Daguerreotype Dating and Research Documents:
19th Century Photograph Type Cheat Sheet:
Daguerreotypes: The first form of photography unveiled to the world in 1839. These high quality mirror like photographs are prepared on a rolled copper plate with a pure, highly polished silver surface.
Salt Prints: Developed by Henry Fox Talbot (publically released in 1839) these early paper positive prints were popular up until circa 1860. A piece of paper was sensitised using silver nitrate and salt solution and then placed in the camera to develop (printing out process with longer developing time into the hours). Upon removing from the camera, the print was washed with a hypo solution to stop its continued sensitivity and make it light-fast. Salt prints and calotypes are notorious for their fading over time. Un-faded and immaculate salt prints command a huge premium over the often found faded versions.
Calotypes: A refinement of the salt print method Talbot patented his calotype or Talbotype process in 1841. It is the ancestor of modern photography utilizing paper negatives to print multiple positive paper images (developing out process with shorter development times). Like salt prints, the image sits on, and sinks into, a rough paper surface creating a mottled lower resolution appearance. When looked upon at an angle, the surface appears matt in nature. Towards the end of its popularity you can sometimes find albumenized salt prints where an egg white layer was brushed over to seal the image. It is often hard to tell the difference between these and albumen prints.
Ambrotypes (or Collodian Negative): Developed by Frederick Scott Archer in the early 1850’s this method quickly became popular and began to supplant the daguerreotype process due it is ease of use (despite its inferior image quality). A collodian coating was applied to a sheet of glass and exposed in the camera. These images are often confused with daguerreotypes but lack the mirror like surface. The back of the glass plate would be painted black (or a dark card introduced behind) to produce a positive image.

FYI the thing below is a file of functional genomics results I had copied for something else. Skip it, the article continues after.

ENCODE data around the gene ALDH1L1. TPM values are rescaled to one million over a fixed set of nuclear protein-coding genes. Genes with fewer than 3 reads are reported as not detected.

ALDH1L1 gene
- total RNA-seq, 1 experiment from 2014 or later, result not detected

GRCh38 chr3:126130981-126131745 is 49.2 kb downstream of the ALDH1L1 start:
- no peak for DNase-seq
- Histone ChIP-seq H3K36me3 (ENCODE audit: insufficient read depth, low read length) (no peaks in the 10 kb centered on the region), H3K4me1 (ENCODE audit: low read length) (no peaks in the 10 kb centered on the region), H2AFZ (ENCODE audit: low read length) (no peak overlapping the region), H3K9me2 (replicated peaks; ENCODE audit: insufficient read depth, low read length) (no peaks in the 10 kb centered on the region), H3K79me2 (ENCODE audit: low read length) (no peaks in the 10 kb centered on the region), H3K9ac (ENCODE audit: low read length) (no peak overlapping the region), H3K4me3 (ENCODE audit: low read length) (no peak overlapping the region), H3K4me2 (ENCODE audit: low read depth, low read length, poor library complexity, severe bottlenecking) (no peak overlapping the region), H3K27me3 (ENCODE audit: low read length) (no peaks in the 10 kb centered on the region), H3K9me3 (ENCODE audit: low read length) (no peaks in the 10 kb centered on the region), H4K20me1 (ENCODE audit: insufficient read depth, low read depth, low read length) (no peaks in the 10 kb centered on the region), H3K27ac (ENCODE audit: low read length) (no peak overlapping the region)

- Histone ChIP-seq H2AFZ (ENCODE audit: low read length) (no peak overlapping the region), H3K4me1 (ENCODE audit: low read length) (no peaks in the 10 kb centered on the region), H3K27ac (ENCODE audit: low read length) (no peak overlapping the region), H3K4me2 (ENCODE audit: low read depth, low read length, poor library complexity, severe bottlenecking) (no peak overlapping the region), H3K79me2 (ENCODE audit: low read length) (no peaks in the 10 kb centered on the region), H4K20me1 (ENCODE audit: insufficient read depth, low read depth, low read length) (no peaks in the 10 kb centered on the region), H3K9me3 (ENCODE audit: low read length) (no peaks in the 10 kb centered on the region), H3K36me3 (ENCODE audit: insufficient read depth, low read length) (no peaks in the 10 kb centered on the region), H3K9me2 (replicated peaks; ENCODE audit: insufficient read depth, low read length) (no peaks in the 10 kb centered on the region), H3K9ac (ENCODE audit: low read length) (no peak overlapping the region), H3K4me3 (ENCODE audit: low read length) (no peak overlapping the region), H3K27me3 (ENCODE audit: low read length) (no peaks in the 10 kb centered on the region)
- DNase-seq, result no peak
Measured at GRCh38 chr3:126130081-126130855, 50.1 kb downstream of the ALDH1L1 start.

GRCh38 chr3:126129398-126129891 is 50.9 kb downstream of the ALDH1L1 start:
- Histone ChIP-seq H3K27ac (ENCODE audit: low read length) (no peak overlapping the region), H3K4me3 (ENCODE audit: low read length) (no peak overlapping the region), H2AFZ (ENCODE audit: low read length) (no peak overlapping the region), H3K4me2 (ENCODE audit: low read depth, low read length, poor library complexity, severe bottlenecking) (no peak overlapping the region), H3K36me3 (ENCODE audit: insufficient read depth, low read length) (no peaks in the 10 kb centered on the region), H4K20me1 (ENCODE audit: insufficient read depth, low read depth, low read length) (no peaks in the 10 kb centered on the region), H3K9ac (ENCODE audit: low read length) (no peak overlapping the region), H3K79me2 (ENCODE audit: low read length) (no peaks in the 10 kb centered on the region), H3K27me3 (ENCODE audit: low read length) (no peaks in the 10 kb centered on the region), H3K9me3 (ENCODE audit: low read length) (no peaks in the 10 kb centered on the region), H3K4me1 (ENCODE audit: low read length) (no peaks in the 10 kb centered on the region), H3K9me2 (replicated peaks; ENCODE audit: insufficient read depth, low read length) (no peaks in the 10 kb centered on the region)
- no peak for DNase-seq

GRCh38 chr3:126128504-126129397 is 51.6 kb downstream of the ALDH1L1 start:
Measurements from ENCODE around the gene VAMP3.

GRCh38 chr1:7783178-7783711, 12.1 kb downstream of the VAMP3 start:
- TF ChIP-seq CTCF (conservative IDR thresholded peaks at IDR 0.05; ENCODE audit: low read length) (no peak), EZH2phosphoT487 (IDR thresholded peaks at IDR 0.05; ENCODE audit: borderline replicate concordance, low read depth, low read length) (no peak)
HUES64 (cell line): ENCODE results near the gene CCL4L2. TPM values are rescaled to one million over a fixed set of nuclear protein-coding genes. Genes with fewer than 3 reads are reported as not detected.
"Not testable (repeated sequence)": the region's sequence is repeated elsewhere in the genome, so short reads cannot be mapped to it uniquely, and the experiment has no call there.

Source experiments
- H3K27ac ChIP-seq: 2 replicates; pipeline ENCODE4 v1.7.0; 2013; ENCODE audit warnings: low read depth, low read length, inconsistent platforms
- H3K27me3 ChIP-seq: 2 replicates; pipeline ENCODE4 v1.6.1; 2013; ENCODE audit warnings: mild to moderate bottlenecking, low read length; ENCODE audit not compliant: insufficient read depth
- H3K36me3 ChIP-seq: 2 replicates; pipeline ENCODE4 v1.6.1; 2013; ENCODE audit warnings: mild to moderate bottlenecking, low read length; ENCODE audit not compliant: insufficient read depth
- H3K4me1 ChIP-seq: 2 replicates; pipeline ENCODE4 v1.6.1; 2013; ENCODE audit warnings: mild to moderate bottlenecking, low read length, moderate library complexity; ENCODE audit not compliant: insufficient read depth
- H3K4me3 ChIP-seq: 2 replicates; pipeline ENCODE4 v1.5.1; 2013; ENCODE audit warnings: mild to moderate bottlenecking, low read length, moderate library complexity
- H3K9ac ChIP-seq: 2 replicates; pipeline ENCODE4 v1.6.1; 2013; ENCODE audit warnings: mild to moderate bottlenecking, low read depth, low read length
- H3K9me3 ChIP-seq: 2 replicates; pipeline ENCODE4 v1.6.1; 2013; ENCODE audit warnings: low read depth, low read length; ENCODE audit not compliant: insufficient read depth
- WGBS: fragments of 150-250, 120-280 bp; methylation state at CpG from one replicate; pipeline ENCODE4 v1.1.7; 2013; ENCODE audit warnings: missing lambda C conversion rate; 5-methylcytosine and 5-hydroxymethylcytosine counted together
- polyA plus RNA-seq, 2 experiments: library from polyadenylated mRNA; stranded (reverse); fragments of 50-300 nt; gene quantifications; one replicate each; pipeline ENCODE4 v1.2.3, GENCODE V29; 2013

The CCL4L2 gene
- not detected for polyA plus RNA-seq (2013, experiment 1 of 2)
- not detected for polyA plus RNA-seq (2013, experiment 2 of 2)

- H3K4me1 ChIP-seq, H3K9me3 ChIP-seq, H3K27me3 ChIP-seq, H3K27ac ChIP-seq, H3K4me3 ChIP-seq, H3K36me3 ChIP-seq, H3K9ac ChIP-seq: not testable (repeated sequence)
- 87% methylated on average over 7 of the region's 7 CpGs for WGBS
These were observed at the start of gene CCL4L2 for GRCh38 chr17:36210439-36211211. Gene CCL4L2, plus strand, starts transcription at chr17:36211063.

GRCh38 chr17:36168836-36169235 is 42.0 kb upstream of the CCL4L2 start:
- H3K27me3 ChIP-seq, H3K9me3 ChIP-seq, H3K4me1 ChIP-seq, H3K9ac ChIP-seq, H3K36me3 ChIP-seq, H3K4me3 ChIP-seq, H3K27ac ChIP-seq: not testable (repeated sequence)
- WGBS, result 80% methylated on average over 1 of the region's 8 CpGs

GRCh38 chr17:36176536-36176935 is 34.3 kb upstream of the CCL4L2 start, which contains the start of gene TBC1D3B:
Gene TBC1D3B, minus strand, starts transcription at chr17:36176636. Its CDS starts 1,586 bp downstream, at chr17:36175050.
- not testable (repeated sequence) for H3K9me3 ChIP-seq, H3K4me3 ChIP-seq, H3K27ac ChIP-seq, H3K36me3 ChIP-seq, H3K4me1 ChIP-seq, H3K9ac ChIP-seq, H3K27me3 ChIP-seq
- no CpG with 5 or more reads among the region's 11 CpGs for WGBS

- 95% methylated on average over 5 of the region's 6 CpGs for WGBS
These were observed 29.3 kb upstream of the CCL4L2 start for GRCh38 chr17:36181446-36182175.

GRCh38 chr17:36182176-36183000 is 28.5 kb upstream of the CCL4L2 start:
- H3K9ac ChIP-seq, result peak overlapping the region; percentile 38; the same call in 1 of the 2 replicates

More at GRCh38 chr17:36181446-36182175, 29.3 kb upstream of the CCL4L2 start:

Tintype (also known as a melainotype or ferrotype): Made by creating a direct positive on a thin sheet of metal coated with a dark lacquer or enamel. Adolphe-Alexandre Martin invented the process in France during 1853 and it saw its heyday last from the 1860’s and 1870’s. This was a cheaper progression on from the collodian ambrotype and remained popular until demand waned at the end of the 1800’s.
Albumen Prints: A paper printing process invented in 1850 and popular for the next 40 years. It produced a higher definition print than that of a salt print. It gets its name from the application of an egg white layer spread onto the paper surface. Where a salt print’s surface is matt in nature, albumen’s surface is more gloss. Subset Albumen Sizes: CDV Cards (carte de visite) (Albumen Paper On Card): These are small albumen prints glued onto small card stock generally measuring 64 mm (2.5 in) × 100 mm (4 in). They were first devised for business and advertising purposes.
Cabinet Cards (Albumen Paper On Card): Larger than CDV’s and typically measuring 108 by 165 mm (4 1⁄4 by 6 1⁄2 inches). Mammoth Photographs (Albumen Paper): Typically anything over 15 inches. 3d Effect Stereoviews: The later and most numerous stereoviews are made with 2 albumen prints taken from slightly different angles. The first specimens though were made with daguerreotypes. Stereoviews can also be found utilizing salt prints, ambrotypes and tintypes. They typically measure 7 x 3.5 inches.
Gelatin Silver Prints: Developed in the 1870’s and eventually supplanting albumen prints by the late 1800’s, this method produces black and white images from negatives. They were easier to produce and were less prone to yellowing than albumens. This method is still in use today.
Daguerreotype Plate Sizes:
Full or Whole Plate: 16.5 x 21.5 cm or 6.5 x 8.5 inches
Three Quarter Plate: 12.37 x 16.12 cm or 4.87 x 6.37 inches (more common in Europe)
Half Plate: 11 x 14 cm or 4.25 x 5.5 inches
Third Plate: 16.5 x 21.5 cm or 3.85 x 4.75 inches (more common in Europe)
Quarter Plate: 8 x 11 cm or 3.25 x 4.25 inches
Sixth Plate: 7 x 8 cm or 2.75 x 3.25 inches
Ninth Plate: 5 x 6 cm or 2 x 2.5 inches
Sixteenth Plate: 3.5 x 4 cm or 1.375 x 1.625 inches
Daguerreotype Plate Hallmarks/Stamps
A great website for identifying plate hallmarks: GRI Dag Hallmarks Here